11 Comments


  1. I agree that the English sonnet is usually an irritating form — elaborate, fussy, and unsuited to English — but I don’t know what the 16th Century being over has to do with it. Don’t mess with my dead people, man :-)

    This sounds like a great book, thanks!


    • Dale, you will out-crank me every time! Glad the high quality of the collection came through.


      • Ha! As soon as I read that first paragraph, I knew Dale would have something to say about it.


  2. Hi Dave–

    I’m sure there is a strong tradition of the half-drunk, half-sober review. I wonder in what century it began.

    Totally disagree regarding the sonnet. For me, it does not matter what forms or ostensible breakage or lack of forms floats your boat. It just matters that the poem works. It’s that dead simple for me.

    Of course, I headed back to form after growing bored with life without things like metrics and sometimes even rhyme, so we are looking at these issues from opposite ends of the telescope. Your boredom is not the same as my boredom.

    After Surrey and Wyatt kicked things off in English, we had great sonnets in the following century, skipped the one after that, and saw more great ones in the next and the one after that one. Skewed or unskewed, it still has life and challenges a great many poets even now.

    Also: it’s impossible to write a poem of 14 lines without it having some relation to the tradition.


    • Marly – Thanks for sharing your opinions. I have collected some notes toward an essay on free verse, but I don’t know if I’ll overcome my aversion to systematic thinking long enough to shape them into anything coherent. But yeah, we are, if not at opposite poles, certainly in very different places. And for me, that place keeps moving. Lately I find myself more drawn to “difficult” poetry than I used to be — for example, this morning’s Poetry Daily poem by Reginald Shepherd really hit the spot.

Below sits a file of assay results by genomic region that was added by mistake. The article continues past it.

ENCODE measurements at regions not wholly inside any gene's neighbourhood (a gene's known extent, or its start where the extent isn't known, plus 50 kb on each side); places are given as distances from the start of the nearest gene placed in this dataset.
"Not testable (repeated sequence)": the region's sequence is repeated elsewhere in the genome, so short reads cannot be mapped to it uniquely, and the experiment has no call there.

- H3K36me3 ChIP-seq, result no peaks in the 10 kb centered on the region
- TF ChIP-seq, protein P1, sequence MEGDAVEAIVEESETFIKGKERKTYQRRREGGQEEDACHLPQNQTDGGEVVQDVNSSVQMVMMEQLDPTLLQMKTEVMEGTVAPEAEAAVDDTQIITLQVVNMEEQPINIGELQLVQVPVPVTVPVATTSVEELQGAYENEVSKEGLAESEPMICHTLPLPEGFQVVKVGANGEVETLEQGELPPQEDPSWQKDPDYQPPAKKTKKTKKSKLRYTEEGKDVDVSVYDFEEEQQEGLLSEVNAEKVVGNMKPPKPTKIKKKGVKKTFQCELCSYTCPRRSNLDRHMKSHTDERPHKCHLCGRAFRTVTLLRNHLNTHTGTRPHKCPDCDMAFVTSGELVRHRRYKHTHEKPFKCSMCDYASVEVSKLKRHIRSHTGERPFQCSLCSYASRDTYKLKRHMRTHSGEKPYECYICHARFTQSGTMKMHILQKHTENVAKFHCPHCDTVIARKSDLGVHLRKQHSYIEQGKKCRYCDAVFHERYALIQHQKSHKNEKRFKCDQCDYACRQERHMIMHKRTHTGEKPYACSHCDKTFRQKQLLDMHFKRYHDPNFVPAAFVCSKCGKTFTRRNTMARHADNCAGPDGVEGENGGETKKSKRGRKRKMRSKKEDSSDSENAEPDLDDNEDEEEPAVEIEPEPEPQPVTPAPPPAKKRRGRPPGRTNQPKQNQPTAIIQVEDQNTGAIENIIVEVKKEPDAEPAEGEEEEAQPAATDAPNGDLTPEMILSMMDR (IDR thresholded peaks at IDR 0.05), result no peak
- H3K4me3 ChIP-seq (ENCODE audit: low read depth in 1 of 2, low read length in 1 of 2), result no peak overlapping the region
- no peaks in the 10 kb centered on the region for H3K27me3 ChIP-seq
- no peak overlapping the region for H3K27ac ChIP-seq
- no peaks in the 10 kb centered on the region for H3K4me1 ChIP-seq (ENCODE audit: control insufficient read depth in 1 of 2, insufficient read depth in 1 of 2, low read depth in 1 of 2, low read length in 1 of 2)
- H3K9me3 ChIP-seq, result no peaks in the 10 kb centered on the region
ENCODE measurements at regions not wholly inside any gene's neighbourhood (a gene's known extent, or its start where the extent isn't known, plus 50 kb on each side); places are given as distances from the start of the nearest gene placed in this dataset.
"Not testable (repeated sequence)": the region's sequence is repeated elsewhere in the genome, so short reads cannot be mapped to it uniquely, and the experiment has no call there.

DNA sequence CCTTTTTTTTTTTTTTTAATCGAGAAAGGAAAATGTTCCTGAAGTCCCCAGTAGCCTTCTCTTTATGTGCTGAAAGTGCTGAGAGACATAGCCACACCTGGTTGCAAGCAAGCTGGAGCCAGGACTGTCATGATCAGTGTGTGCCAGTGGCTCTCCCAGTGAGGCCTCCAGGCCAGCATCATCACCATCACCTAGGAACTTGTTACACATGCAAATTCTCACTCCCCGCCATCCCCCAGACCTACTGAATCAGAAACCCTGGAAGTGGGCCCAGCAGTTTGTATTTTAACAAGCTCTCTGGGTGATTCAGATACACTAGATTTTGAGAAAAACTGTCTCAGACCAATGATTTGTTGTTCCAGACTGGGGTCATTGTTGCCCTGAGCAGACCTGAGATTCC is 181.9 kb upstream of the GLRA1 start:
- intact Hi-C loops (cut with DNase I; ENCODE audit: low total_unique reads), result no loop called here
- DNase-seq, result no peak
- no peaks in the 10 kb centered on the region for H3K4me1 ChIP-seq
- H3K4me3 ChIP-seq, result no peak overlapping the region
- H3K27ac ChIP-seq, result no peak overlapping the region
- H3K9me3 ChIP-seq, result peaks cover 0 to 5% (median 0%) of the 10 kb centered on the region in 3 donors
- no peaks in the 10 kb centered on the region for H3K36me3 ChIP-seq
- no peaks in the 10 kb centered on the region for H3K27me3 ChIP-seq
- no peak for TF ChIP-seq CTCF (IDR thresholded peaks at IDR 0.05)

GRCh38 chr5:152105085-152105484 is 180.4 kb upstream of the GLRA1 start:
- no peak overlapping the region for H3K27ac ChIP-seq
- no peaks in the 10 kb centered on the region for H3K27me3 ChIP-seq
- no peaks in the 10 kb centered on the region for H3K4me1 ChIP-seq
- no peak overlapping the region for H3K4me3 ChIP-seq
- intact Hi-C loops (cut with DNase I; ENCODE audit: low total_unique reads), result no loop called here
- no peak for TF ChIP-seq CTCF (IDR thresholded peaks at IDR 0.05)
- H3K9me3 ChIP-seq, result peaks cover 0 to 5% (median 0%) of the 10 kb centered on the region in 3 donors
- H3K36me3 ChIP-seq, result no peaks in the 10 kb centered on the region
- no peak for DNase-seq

• P. S. I completely forgot to say that you did a good job of responding to the book–enticing, as usual.


  3. So glad I could drive you to drink. I love you, man.

    Hey, it’s “a dull race the night always wins.”

    Speaking of winning, someone eager for a night of debauchery could actually win this book in the Big Poetry Giveaway for National Poetry Month! Sign up at my blog for that one, or, if you fear sonnets, at any number of participating poetry blogs this April!!


  4. Well Dave, your review worked. I want to acquire this chapbook. How/where?


    • Hi Andrea – Click on the cover image to go to a page I created for it in Open Library, which is a site that uses ISBN to pull data from a number of different sites (though sometimes there’s nothing there). Probably the publisher, Finishing Line Press, is your best bet, if you can find it on their ridiculous website. Or you can probably get a copy directly from the author!


  5. Yes, or at Babbitt’s Books. Or Amazon.com, which takes you back to FLP….


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